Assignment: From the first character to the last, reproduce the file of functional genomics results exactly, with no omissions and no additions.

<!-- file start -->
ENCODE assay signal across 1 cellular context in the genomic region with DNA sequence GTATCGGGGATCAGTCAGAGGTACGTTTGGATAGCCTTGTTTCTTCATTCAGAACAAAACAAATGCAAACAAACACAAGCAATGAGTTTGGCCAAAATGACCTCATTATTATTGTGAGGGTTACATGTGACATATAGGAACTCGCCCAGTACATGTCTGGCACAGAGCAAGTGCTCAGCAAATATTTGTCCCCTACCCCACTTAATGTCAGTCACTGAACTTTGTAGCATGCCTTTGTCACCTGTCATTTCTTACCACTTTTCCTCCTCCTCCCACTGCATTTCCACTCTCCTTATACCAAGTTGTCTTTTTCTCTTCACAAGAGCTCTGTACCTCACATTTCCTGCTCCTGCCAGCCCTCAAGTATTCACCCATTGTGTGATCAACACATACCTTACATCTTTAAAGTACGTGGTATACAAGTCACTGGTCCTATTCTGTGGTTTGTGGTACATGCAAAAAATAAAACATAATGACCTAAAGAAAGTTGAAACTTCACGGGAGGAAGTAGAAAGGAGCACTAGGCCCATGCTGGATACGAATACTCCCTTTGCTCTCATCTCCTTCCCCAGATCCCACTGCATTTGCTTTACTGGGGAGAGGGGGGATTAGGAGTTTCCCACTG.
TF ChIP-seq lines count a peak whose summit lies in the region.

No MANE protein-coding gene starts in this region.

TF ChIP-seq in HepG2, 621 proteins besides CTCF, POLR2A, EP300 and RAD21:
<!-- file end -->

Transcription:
ENCODE assay signal across 1 cellular context in the genomic region with DNA sequence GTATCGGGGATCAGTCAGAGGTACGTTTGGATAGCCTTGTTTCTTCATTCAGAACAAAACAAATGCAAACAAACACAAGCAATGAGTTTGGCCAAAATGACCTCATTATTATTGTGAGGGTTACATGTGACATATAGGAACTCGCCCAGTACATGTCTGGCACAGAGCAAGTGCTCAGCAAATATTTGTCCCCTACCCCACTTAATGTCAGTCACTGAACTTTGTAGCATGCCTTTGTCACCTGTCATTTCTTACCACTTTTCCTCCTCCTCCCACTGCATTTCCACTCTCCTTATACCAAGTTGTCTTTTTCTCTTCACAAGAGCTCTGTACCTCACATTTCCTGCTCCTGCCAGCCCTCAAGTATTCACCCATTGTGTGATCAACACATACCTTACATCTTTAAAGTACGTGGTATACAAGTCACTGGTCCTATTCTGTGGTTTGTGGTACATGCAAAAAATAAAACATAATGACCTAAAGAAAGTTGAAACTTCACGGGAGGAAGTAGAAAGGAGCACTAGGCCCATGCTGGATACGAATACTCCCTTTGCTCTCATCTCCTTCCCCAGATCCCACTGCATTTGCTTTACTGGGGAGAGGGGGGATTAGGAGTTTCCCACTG.
TF ChIP-seq lines count a peak whose summit lies in the region.

No MANE protein-coding gene starts in this region.

TF ChIP-seq in HepG2, 621 proteins besides CTCF, POLR2A, EP300 and RAD21: